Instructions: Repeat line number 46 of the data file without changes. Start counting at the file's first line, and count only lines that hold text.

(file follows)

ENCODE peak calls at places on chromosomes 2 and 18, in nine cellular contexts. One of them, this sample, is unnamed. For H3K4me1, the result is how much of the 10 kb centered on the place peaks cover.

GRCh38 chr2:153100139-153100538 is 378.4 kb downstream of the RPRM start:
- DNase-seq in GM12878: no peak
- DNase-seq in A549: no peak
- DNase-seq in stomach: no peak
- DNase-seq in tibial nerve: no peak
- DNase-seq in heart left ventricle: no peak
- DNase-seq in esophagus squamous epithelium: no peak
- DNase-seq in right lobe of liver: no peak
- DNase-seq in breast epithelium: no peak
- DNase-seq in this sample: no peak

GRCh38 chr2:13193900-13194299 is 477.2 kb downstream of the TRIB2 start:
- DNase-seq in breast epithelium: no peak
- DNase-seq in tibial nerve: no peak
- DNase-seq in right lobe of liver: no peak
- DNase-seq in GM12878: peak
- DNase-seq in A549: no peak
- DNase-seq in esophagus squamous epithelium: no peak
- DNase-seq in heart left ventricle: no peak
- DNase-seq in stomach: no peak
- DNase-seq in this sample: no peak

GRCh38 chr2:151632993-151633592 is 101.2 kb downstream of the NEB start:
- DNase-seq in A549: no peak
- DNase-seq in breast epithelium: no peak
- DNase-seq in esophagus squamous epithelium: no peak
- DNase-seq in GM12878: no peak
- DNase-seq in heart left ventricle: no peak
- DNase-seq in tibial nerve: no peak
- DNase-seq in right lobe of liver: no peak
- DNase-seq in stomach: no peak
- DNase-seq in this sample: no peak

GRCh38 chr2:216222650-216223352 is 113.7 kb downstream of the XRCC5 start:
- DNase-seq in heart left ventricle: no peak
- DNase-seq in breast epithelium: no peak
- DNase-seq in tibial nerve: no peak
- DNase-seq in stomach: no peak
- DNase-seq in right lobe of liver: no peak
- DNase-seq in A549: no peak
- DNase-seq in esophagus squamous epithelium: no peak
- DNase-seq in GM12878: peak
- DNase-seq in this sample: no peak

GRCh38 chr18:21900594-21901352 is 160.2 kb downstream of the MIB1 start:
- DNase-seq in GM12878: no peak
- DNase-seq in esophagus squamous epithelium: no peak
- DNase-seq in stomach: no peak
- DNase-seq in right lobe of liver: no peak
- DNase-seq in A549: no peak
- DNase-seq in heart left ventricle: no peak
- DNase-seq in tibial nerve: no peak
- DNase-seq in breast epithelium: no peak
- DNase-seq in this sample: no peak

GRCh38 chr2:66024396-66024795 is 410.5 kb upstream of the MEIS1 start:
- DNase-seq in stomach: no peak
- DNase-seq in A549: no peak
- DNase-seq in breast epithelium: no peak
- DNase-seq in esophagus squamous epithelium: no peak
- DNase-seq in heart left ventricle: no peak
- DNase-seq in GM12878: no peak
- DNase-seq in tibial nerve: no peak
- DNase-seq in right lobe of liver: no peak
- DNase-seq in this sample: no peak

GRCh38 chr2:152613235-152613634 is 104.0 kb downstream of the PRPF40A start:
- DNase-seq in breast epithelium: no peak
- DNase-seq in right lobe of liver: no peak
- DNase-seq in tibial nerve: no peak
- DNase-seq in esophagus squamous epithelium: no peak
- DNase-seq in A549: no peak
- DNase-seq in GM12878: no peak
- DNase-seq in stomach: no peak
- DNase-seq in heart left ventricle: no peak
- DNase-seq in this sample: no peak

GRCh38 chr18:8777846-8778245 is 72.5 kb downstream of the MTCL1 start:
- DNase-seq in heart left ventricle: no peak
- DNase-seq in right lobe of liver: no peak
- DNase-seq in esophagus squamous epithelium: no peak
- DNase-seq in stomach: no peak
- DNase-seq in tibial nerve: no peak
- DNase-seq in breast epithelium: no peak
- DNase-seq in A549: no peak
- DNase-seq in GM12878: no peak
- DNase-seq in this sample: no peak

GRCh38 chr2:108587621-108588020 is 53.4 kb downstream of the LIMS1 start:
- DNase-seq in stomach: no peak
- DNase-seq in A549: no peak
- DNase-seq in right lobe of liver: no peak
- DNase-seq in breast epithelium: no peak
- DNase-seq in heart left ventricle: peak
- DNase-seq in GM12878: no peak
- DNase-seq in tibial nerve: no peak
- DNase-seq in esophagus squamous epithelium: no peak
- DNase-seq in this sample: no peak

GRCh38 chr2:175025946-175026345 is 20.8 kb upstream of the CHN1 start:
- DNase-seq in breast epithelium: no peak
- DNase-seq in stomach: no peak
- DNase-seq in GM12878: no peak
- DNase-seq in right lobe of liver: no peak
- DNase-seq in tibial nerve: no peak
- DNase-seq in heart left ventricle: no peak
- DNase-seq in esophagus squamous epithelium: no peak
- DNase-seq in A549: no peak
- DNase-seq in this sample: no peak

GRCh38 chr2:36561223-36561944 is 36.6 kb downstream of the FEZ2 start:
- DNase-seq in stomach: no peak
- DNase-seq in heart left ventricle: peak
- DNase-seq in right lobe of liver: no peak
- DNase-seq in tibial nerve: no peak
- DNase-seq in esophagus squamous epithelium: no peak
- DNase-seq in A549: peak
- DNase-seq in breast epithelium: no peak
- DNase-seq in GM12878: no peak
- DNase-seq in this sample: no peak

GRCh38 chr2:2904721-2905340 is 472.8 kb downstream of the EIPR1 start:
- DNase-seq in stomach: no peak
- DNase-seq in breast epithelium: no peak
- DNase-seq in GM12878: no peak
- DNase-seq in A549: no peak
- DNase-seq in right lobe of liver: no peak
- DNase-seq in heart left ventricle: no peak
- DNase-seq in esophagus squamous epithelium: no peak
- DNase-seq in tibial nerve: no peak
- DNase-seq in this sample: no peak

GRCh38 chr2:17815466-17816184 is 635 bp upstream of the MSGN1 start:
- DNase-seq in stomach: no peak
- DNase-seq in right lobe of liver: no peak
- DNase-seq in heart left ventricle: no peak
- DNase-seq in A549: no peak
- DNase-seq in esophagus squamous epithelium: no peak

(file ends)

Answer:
- DNase-seq in right lobe of liver: no peak